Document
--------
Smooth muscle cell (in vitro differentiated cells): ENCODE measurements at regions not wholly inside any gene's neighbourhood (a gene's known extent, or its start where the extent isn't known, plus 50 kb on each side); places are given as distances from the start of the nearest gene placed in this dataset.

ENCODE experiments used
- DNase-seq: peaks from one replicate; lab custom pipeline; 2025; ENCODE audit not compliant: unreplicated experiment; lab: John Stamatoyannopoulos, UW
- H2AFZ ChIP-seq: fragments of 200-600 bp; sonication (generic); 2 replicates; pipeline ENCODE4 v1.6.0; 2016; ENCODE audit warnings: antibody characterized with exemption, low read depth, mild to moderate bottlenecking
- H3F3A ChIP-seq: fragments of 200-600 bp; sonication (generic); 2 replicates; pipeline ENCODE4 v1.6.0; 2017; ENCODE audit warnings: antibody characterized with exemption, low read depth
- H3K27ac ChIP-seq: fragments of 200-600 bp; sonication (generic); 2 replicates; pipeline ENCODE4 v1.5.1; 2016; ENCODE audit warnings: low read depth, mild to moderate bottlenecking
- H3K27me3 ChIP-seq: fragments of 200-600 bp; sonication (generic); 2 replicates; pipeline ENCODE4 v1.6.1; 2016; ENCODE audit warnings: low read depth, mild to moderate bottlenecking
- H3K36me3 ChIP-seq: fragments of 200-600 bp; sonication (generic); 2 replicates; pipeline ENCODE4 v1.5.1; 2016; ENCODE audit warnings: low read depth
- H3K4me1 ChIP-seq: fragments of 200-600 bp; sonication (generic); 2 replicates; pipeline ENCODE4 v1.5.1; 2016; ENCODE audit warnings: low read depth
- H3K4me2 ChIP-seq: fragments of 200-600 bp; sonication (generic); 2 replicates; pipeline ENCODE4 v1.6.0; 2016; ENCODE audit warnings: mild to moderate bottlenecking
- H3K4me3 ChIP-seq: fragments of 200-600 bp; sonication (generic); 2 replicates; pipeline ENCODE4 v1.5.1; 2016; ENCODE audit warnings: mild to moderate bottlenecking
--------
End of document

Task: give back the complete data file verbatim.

Smooth muscle cell (in vitro differentiated cells): ENCODE measurements at regions not wholly inside any gene's neighbourhood (a gene's known extent, or its start where the extent isn't known, plus 50 kb on each side); places are given as distances from the start of the nearest gene placed in this dataset.

ENCODE experiments used
- DNase-seq: peaks from one replicate; lab custom pipeline; 2025; ENCODE audit not compliant: unreplicated experiment; lab: John Stamatoyannopoulos, UW
- H2AFZ ChIP-seq: fragments of 200-600 bp; sonication (generic); 2 replicates; pipeline ENCODE4 v1.6.0; 2016; ENCODE audit warnings: antibody characterized with exemption, low read depth, mild to moderate bottlenecking
- H3F3A ChIP-seq: fragments of 200-600 bp; sonication (generic); 2 replicates; pipeline ENCODE4 v1.6.0; 2017; ENCODE audit warnings: antibody characterized with exemption, low read depth
- H3K27ac ChIP-seq: fragments of 200-600 bp; sonication (generic); 2 replicates; pipeline ENCODE4 v1.5.1; 2016; ENCODE audit warnings: low read depth, mild to moderate bottlenecking
- H3K27me3 ChIP-seq: fragments of 200-600 bp; sonication (generic); 2 replicates; pipeline ENCODE4 v1.6.1; 2016; ENCODE audit warnings: low read depth, mild to moderate bottlenecking
- H3K36me3 ChIP-seq: fragments of 200-600 bp; sonication (generic); 2 replicates; pipeline ENCODE4 v1.5.1; 2016; ENCODE audit warnings: low read depth
- H3K4me1 ChIP-seq: fragments of 200-600 bp; sonication (generic); 2 replicates; pipeline ENCODE4 v1.5.1; 2016; ENCODE audit warnings: low read depth
- H3K4me2 ChIP-seq: fragments of 200-600 bp; sonication (generic); 2 replicates; pipeline ENCODE4 v1.6.0; 2016; ENCODE audit warnings: mild to moderate bottlenecking
- H3K4me3 ChIP-seq: fragments of 200-600 bp; sonication (generic); 2 replicates; pipeline ENCODE4 v1.5.1; 2016; ENCODE audit warnings: mild to moderate bottlenecking